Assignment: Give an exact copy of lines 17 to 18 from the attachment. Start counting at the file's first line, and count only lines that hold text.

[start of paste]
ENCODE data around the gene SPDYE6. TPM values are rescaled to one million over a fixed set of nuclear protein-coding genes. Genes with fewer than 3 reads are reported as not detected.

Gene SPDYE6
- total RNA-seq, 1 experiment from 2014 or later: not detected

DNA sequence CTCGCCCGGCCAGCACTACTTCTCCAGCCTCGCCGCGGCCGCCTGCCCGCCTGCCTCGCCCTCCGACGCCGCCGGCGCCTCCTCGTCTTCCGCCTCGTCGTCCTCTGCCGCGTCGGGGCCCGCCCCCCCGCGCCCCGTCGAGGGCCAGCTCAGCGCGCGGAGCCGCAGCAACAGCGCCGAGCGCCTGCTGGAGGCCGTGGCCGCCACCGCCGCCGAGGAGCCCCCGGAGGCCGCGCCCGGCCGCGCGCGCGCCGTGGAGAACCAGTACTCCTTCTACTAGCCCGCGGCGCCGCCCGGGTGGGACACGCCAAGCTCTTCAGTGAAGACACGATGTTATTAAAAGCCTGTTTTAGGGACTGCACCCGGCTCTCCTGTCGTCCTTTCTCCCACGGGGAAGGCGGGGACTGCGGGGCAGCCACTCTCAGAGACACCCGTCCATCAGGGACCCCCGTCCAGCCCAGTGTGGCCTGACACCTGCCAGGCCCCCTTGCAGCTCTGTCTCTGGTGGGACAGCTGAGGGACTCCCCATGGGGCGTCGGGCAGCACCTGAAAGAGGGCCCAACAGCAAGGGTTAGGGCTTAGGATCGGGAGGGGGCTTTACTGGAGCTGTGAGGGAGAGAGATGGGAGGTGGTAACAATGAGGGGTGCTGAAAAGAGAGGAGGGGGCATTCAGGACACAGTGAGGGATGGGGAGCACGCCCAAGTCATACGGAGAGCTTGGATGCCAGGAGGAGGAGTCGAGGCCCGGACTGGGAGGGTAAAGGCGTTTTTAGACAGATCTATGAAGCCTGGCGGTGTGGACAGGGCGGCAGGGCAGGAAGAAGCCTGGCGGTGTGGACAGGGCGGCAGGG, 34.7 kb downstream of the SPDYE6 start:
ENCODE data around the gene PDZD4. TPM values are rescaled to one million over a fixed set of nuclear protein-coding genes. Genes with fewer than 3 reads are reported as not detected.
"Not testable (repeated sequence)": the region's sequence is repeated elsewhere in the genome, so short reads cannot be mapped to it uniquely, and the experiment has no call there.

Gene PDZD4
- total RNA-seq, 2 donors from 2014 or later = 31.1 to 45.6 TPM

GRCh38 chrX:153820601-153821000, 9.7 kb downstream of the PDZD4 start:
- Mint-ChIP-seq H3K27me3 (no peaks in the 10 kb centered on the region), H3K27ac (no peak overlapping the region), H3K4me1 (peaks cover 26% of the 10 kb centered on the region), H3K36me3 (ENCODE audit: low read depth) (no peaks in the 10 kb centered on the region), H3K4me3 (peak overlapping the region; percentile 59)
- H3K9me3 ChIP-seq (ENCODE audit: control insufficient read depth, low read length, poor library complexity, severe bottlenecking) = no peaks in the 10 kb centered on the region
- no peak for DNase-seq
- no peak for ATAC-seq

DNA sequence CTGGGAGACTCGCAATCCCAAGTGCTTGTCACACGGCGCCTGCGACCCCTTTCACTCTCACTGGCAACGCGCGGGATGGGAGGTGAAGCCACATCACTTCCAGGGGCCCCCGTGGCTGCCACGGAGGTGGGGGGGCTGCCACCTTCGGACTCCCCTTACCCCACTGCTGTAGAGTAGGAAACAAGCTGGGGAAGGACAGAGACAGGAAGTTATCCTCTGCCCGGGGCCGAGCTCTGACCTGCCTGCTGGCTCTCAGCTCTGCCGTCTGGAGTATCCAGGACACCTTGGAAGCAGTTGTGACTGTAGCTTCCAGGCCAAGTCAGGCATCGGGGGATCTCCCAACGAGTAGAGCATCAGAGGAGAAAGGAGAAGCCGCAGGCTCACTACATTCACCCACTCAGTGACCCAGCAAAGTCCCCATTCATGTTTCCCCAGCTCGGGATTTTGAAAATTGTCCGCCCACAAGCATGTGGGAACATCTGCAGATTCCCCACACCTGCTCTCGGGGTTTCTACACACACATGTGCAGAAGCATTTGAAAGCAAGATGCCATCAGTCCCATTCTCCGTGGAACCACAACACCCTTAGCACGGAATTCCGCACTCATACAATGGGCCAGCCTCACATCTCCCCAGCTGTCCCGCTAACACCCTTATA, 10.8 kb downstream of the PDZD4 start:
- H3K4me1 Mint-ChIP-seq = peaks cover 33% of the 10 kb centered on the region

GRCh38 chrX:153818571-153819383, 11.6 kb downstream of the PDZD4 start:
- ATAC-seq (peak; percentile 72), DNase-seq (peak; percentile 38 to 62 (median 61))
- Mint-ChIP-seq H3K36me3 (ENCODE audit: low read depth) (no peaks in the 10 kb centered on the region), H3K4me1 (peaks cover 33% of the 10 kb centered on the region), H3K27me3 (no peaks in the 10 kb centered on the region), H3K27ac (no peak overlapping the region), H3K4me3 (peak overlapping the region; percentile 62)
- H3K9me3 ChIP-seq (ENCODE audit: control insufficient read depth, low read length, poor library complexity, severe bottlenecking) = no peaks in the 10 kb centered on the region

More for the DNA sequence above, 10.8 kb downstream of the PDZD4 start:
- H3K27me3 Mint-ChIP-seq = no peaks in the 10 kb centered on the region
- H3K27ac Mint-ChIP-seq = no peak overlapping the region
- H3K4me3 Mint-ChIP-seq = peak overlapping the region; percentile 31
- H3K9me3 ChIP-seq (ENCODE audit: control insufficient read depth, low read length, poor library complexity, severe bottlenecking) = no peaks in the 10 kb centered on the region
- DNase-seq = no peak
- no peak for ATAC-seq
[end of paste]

- ATAC-seq (peak; percentile 72), DNase-seq (peak; percentile 38 to 62 (median 61))
- Mint-ChIP-seq H3K36me3 (ENCODE audit: low read depth) (no peaks in the 10 kb centered on the region), H3K4me1 (peaks cover 33% of the 10 kb centered on the region), H3K27me3 (no peaks in the 10 kb centered on the region), H3K27ac (no peak overlapping the region), H3K4me3 (peak overlapping the region; percentile 62)